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President Franklin D. Roosevelt and Polio

“Once you’ve spent two years trying to wiggle one toe, everything is in proportion.”    ~ Franklin D. Roosevelt, 1945


Roosevelt never walked again after polio
and used a special car to get around
(Roosevelt Library)
"In 1921, at the age of 39—old for a polio victim—the normally vigorous Roosevelt fell ill when vacationing at his family's summer home at Campobello Island in Canada. At first, he had aches and pains, weakness in his legs, and a fever of 102 degrees. His doctor could tell immediately that FDR had polio.

Roosevelt, who planned a life in politics, wouldn't accept the limitations of his disease. But how could he demonstrate that he was healthy and strong enough to run for office? Although Roosevelt made no secret of the disease—the New York Times carried the story of his illness on the front page—he downplayed the severity of his disability. The public rarely saw him sitting in a wheelchair or using the steel braces he needed to walk. By common, unspoken consent, the press almost never photographed Roosevelt while he was in motion.

In addition to giving speeches, Roosevelt took concrete actions to help the cause of polio. In 1924, he had discovered the healing waters of a resort in Warm Springs, Georgia, and went there regularly for swimming and other vigorous exercise to strengthen his muscles. Two years later, he bought the resort for $200,000, a good portion of his personal wealth, and, in 1927, formed the Georgia Warm Springs Foundation, a hydrotherapy center for polio victims. FDR sometimes even led physical therapy sessions with patients, who called him "Uncle Rosey." Many of the treatment techniques for patients recovering from polio and other paralytic disorders, as well as orthopedic designs and principles, were developed at Warm Springs. For example, the hand controls that allowed FDR to drive a car originated at Warm Springs, which is now the Roosevelt Institute for Rehabilitation".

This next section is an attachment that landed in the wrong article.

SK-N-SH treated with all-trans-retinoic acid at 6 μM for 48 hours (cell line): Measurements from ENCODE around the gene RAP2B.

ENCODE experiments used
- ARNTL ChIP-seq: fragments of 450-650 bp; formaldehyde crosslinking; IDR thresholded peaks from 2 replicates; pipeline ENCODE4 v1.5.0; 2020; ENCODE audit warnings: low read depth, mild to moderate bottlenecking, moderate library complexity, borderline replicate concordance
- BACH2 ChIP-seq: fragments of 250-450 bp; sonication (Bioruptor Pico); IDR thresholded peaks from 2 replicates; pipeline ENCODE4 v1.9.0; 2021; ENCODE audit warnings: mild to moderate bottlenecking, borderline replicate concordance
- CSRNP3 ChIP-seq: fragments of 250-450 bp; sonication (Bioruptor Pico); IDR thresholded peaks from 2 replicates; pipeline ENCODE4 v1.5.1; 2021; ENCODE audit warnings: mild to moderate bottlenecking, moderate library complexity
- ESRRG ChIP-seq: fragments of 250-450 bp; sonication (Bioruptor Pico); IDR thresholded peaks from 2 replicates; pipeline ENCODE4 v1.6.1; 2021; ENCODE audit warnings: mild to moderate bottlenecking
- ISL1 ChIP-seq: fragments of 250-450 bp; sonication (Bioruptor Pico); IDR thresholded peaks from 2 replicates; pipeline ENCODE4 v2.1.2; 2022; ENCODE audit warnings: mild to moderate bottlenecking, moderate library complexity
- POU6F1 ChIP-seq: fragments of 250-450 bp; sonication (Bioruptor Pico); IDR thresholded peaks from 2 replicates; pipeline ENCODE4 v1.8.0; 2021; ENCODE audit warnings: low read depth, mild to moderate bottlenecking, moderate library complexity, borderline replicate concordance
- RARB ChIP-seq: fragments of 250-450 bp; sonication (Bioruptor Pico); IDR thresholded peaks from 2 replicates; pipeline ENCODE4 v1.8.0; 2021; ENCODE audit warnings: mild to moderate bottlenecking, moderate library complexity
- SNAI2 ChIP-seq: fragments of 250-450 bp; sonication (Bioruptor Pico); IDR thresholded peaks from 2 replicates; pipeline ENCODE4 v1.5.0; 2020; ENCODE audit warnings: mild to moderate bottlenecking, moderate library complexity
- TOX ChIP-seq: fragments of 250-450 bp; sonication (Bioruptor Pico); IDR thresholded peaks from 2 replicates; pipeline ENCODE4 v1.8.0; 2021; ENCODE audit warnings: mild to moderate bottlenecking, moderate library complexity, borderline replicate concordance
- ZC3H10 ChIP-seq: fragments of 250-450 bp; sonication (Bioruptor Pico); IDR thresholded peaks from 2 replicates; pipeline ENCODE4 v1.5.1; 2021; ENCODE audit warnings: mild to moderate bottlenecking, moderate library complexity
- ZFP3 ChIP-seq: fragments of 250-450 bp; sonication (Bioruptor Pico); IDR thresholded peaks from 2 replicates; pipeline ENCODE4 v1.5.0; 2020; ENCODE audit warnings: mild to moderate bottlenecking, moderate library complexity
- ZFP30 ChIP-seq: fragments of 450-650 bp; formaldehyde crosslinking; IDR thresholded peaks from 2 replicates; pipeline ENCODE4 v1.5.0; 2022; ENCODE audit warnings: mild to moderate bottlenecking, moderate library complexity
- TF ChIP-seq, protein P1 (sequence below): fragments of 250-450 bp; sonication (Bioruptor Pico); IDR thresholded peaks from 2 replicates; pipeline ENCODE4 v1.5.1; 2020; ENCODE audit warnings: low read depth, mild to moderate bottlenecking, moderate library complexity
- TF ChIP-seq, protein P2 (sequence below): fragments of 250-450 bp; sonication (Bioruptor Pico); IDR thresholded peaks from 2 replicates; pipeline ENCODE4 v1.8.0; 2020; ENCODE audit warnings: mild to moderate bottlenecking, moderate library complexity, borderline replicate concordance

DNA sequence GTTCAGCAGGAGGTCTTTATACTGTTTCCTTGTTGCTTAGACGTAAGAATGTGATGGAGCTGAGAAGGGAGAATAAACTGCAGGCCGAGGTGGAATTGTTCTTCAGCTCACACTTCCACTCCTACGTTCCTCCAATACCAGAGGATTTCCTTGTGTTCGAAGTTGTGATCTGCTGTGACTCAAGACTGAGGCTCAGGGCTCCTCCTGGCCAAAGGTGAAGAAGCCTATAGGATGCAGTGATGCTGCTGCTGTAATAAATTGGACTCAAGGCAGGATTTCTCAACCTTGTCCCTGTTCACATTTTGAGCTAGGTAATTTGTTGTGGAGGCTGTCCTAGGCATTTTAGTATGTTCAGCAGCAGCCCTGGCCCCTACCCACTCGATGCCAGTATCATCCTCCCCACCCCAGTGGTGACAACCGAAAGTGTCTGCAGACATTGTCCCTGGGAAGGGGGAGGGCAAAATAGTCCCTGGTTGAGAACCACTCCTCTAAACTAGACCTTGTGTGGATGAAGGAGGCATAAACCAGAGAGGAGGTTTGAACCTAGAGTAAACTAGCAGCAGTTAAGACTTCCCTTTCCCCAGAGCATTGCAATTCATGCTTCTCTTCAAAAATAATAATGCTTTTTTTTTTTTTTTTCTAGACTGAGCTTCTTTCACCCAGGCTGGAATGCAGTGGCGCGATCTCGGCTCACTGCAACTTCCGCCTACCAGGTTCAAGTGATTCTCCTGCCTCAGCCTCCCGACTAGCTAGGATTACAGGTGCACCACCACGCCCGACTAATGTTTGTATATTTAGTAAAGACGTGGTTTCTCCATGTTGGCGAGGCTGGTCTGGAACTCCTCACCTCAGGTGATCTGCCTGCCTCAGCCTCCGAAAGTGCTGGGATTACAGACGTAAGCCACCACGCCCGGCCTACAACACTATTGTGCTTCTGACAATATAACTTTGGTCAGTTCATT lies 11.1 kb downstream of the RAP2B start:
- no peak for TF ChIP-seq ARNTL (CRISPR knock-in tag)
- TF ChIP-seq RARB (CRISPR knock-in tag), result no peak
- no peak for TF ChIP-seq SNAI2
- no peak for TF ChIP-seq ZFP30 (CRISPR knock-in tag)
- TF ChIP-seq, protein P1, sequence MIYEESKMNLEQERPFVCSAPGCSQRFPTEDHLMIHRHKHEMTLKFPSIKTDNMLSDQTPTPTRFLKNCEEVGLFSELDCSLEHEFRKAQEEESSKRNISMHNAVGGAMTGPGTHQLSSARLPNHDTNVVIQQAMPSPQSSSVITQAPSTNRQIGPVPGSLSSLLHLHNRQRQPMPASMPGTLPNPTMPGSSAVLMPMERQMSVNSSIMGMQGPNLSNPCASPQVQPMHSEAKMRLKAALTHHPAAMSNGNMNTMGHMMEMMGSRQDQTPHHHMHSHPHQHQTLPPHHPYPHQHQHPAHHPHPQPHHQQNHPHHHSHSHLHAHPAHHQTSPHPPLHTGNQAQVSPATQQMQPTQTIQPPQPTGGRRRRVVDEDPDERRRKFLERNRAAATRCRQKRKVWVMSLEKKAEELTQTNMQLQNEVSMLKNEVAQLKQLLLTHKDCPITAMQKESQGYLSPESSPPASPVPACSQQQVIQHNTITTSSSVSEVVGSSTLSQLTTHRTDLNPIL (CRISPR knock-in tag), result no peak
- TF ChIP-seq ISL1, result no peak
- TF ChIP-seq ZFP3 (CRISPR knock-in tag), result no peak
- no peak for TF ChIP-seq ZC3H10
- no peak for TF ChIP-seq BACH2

~ Howard Hughes Medical Institute


Franklin Roosevelt
                  For a generation, Warm Springs was a community of the handicapped. A permanent
              population of polios came to live at the Foundation or nearby. Many of these people
              worked at the Foundation as officials, staff people, and teachers.  New polios saw the
              old polios as persons with a paralysis pattern similar to their own, living a normal life,
              functioning as productive human beings. The value of such an example was enormous.”

Hugh G. Gallagher, 1998

In 1937 President Roosevelt established the National Foundation for Infantile Paralysis or March of Dimes.  He and the March of Dimes were so closely associated that Congress honored his memory by putting his face on the dime. 

Roosevelt did not live to see the vaccine.